Joint Probability question

Let X and Y each take on either the value 1 or -1. Let

pr(1,1)=pr(X=1, Y=1)

pr(1,-1)=pr(X=1,Y=-1)

pr(-1,1)=pr(X=-1,Y=1)

pr(-1,-1)=pr(X=-1,Y=-1)

Suppose that E[X]=E[Y]=0. Show that

(a)pr(1,1)=pr(-1,-1)

(b)pr(1,-1)=pr(-1,1)

Let p=2p(1,1), Find

(c) Var[X]

(d) Var[Y]

(e) Cov[X,Y]

Ok, I started by making this joint distribution table

http://i54.photobucket.com/albums/g1...un01/table.png

But I don't understand parts C, D, and E. What does p=2p(1,1) mean in relation to C, D, and E?

If I ignore the part about p=2p(1,1) I can see that

var[X]=var[Y]=0.5 and that cov[X,Y]=0 because X and Y are independent

Re: Joint Probability question

Quote:

Originally Posted by

**downthesun01** Let X and Y each take on either the value 1 or -1. Let

pr(1,1)=pr(X=1, Y=1)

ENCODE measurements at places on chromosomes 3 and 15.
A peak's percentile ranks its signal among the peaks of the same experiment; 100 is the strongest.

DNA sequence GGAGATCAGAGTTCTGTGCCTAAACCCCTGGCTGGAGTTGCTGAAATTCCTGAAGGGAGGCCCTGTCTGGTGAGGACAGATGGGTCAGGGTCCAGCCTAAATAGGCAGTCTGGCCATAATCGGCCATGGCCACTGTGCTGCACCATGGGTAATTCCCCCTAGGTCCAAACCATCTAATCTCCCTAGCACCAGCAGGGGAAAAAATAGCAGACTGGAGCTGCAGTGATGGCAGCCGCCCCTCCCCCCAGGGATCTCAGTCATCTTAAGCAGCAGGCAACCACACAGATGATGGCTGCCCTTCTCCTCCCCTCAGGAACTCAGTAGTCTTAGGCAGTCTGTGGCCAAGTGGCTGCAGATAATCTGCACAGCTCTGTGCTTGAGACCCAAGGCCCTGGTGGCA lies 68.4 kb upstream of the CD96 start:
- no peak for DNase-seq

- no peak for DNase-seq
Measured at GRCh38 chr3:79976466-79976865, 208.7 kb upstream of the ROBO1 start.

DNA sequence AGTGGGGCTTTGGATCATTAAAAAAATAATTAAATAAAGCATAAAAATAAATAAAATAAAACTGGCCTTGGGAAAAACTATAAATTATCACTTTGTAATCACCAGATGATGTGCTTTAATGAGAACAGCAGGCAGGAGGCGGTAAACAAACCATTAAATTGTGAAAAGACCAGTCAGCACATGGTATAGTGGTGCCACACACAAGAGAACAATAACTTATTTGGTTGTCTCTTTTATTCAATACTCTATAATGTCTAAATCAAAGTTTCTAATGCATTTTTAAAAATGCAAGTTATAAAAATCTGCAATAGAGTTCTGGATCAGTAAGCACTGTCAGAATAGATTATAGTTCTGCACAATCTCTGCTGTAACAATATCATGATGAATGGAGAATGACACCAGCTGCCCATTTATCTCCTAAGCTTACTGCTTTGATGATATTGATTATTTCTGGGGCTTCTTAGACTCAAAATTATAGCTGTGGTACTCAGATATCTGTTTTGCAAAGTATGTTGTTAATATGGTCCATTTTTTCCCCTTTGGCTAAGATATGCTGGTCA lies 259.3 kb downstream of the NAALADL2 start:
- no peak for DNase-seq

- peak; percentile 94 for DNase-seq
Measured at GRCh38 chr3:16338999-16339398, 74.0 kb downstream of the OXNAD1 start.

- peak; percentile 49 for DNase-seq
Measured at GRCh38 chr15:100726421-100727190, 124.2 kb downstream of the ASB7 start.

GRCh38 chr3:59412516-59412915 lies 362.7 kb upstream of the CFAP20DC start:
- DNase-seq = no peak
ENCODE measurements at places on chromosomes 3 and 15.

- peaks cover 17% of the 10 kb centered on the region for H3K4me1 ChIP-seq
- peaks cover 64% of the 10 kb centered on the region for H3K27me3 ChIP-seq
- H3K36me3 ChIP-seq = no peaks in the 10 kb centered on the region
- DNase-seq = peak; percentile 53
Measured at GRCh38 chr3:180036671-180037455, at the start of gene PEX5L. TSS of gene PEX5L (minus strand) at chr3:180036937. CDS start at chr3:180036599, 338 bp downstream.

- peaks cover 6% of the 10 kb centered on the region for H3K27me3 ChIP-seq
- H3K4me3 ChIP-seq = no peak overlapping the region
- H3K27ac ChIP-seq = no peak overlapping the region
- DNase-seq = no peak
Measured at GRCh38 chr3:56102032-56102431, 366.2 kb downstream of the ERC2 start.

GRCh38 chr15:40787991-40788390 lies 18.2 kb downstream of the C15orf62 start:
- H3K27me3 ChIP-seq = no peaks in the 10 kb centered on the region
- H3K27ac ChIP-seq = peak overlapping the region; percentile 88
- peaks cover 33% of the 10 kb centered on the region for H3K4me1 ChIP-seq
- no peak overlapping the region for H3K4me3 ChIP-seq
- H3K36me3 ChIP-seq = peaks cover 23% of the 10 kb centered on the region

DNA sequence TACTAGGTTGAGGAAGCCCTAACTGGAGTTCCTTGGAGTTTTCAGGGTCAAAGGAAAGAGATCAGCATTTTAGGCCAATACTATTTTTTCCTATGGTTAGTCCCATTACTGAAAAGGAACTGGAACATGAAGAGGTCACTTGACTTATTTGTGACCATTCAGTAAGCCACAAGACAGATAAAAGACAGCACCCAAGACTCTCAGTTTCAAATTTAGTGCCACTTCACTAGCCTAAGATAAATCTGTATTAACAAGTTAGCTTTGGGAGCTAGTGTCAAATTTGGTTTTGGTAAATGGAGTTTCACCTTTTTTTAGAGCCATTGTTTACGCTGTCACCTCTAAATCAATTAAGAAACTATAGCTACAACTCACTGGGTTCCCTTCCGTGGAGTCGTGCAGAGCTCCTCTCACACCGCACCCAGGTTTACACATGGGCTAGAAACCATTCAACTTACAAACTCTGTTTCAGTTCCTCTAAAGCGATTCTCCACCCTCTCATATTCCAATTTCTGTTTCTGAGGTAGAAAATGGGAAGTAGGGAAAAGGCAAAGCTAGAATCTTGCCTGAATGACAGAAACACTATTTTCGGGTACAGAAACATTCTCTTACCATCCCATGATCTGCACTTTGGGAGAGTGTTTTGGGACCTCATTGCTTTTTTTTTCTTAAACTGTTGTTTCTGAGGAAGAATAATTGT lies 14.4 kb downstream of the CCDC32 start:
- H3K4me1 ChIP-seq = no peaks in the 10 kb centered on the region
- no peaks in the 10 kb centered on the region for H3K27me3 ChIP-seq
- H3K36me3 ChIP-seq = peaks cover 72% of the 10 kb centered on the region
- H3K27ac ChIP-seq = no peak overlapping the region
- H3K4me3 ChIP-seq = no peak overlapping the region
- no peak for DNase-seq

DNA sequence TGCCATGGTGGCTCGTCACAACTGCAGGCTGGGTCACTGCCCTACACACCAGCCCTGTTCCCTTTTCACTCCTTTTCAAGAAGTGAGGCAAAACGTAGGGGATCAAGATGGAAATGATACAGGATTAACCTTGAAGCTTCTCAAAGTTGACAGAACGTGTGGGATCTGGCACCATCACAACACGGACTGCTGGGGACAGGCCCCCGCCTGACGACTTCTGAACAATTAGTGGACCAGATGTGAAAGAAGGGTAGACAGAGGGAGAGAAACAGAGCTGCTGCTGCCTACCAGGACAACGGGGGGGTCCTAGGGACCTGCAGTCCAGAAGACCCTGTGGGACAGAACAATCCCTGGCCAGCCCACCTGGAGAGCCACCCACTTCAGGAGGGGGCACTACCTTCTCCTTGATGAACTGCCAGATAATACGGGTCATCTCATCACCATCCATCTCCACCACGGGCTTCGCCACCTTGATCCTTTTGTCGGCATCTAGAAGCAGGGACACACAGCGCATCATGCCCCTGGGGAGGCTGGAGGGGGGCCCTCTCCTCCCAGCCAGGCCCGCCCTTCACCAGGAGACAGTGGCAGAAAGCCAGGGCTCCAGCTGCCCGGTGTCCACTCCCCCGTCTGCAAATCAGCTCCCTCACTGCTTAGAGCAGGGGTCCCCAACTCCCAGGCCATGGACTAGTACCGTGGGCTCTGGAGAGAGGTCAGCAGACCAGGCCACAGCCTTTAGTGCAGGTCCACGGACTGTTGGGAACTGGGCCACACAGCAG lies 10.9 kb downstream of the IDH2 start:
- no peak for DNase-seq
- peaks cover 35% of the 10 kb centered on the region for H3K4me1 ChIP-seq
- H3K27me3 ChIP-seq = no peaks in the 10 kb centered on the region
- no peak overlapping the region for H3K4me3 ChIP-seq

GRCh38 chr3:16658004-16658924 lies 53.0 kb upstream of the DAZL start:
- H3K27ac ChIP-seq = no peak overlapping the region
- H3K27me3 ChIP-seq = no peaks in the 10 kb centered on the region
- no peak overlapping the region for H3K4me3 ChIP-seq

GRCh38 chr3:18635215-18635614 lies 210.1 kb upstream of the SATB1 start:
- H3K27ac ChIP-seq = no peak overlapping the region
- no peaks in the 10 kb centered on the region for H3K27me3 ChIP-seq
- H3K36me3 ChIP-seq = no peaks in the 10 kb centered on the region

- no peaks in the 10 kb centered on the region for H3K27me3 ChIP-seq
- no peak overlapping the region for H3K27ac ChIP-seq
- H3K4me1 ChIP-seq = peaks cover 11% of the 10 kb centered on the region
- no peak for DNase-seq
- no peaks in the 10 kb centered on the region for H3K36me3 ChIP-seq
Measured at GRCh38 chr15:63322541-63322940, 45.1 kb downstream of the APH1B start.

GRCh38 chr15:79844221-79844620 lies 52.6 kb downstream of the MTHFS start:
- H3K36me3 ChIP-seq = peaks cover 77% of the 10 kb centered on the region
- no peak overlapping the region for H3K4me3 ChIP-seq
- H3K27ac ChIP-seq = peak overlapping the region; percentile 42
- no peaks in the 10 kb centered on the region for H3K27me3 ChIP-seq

pr(1,-1)=pr(X=1,Y=-1)

pr(-1,1)=pr(X=-1,Y=1)

pr(-1,-1)=pr(X=-1,Y=-1)

Suppose that E[X]=E[Y]=0. Show that

(a)pr(1,1)=pr(-1,-1)

(b)pr(1,-1)=pr(-1,1)

Let p=2p(1,1), Find

(c) Var[X]

(d) Var[Y]

(e) Cov[X,Y]

Ok, I started by making this joint distribution table

http://i54.photobucket.com/albums/g1...un01/table.png
But I don't understand parts C, D, and E. What does p=2p(1,1) mean in relation to C, D, and E?

If I ignore the part about p=2p(1,1) I can see that

var[X]=var[Y]=0.5 and that cov[X,Y]=0 because X and Y are independent

Your values 1/4, 1/4, 1/4 and 1/4 in your cells are only a particular solution. In fact, there a an infinite number of solutions: the general solution is p(-1,-1) = t, p(1, -1) = 0.5 - t, p(-1, 1) = 0.5 - t, p(1, 1) = t where t is a parameter and can have any value $\displaystyle 0 \leq t \leq 0.5$. Your particular solution corresponds to t = 0.25.

So what "p=2p(1,1)" does is defines an alternative parameter to express the general solution. My t corresponds p/2.

Re: Joint Probability question

Ok. That makes more sense. Thanks